The Bank of England played down the roll-out of negative interest rates to offset the damaging effects of Covid-19 and urged pundits not to read too much into the possibility of such a move, according to governor Andrew Bailey.
While Mr Bailey said the bank had “looked hard” at interest rate cuts and they are in the monetary policy toolbox, he stressed that last week's policy statement was not a hint the BoE would implement negative rates.
Instead, any investigations in this area are more exploratory to see whether such a move can be implemented rather than a firm signal that they are coming, Mr Bailey told a webinar for the British Chambers of Commerce.
“It doesn’t imply anything about the possibility of us using negative instruments,” he said. “We have looked hard at the question of what the scope is to cut interest rates further and particularly negative rates.”
The BoE held interest rates at a record low of 0.1 per cent last week, as Mr Bailey said it did not intend to tighten monetary policy until economic conditions improve.
The UK regulator also left the size of its bond-buying programme unchanged at £745 billion ($966bn/Dh3.5 trillion).
Mr Bailey said escalating Covid-19 coronavirus cases were "very unfortunate" and did "reinforce the downside risks" for the UK economy, and said the BoE would do everything it could to support the economy.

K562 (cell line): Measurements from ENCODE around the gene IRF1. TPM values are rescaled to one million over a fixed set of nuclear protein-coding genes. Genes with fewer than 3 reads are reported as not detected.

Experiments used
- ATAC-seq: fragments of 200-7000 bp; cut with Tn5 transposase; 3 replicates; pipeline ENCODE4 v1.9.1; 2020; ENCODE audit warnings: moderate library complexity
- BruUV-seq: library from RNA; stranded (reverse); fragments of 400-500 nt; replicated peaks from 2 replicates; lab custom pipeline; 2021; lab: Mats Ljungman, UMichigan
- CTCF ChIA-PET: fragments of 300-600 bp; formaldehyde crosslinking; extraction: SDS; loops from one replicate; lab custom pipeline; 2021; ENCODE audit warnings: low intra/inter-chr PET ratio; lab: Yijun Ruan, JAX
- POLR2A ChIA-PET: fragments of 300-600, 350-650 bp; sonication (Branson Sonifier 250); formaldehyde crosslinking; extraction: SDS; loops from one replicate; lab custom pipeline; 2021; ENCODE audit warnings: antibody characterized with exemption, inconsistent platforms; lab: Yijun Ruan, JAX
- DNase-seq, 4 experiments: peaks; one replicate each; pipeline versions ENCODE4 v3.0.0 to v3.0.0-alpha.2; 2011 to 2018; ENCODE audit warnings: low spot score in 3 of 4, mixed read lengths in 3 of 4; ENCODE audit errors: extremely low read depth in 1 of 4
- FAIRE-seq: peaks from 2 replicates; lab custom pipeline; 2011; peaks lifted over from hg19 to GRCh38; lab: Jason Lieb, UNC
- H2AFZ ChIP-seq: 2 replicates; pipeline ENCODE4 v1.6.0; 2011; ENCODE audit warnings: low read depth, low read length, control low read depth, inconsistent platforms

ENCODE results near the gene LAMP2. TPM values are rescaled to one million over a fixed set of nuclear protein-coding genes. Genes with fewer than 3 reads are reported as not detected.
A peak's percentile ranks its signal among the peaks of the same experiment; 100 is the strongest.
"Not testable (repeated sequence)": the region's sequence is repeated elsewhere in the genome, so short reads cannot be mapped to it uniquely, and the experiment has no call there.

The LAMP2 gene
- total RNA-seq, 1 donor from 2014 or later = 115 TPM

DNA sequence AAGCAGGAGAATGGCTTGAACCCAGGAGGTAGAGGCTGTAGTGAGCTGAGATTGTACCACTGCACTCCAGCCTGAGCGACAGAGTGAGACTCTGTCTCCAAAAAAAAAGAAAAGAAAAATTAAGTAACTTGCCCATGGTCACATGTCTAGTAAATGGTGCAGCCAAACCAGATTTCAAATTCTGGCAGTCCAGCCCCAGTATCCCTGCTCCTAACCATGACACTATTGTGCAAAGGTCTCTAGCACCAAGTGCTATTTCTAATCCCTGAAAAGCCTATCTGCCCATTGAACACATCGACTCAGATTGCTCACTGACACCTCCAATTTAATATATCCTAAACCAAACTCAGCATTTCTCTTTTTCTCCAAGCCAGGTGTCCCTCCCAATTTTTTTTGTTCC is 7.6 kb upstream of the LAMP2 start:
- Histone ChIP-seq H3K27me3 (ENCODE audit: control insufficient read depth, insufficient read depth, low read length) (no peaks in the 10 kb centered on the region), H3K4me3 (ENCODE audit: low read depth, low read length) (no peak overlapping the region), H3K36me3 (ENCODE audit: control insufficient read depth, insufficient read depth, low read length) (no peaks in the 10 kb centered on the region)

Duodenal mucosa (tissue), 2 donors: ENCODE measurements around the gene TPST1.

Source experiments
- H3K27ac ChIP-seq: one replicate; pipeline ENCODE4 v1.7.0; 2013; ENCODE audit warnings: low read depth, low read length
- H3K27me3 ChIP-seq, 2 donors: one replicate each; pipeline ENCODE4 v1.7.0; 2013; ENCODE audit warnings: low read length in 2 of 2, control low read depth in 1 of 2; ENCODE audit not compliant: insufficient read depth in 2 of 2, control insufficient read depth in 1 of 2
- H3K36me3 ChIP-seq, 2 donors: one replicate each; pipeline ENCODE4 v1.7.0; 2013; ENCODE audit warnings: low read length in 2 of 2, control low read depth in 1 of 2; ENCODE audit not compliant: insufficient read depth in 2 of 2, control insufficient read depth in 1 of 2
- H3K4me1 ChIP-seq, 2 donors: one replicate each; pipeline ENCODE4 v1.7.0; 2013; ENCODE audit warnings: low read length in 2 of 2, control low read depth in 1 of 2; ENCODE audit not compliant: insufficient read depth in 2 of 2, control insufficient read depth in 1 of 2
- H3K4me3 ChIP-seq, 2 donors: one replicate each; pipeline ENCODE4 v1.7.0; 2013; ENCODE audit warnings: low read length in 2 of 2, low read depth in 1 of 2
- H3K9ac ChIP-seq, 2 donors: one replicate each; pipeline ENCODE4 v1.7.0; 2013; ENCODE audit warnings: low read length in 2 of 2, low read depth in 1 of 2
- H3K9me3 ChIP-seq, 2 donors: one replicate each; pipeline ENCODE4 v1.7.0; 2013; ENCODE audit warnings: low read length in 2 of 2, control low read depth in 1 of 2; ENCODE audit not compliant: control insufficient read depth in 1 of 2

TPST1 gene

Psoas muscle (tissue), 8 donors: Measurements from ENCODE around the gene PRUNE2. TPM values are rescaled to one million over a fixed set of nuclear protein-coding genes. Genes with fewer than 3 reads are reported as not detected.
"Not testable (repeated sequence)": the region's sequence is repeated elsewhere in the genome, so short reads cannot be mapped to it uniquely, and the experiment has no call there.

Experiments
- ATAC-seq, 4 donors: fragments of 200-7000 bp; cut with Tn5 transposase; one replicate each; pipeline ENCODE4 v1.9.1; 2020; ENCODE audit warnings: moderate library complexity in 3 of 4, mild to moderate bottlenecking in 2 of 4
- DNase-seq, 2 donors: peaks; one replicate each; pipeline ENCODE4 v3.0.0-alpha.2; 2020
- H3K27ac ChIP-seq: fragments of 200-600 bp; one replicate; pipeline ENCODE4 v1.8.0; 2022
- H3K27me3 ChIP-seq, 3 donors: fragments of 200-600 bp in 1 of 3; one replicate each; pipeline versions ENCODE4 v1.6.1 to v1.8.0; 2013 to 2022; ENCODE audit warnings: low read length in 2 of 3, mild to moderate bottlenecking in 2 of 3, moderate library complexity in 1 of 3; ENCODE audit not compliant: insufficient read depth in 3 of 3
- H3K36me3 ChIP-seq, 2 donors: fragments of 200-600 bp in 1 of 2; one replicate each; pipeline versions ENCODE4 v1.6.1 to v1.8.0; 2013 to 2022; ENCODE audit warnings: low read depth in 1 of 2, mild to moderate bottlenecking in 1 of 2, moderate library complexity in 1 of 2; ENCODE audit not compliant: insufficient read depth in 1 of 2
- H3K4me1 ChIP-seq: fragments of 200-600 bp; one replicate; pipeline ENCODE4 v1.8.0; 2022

His comments came shortly after the government urged people to work from home again if possible, reversing its drive to get employees back into workplaces.
The pound recouped losses after slipping to two-month lows against the dollar on Tuesday, recovering as much as 0.08 per cent to $1.2826 against the dollar at 8.40am in London after sliding as low as $1.2714 earlier in the day, its lowest level since July 23.
"The UK government has told the public to work from home if possible and this has increased the virus fear among investors," said Naeem Aslam, chief market analyst at London's Avatrade. "What worries the investors most is if these targeted lockdowns remain ineffective and are then replaced by stronger measures, such as the national lockdowns we saw back in March this year.
"Implementing another national lockdown will also likely undo most of summer’s recovery. This means that the unemployment rate that is being kept low artificially in a large number of countries via government support will start to rise again."
UK policy makers are also expected to expand their bond-buying plan in November. Mr Bailey said at the webinar that the economy remains 7-10 per cent smaller than it was before the crisis, and the “hard yards” remain ahead.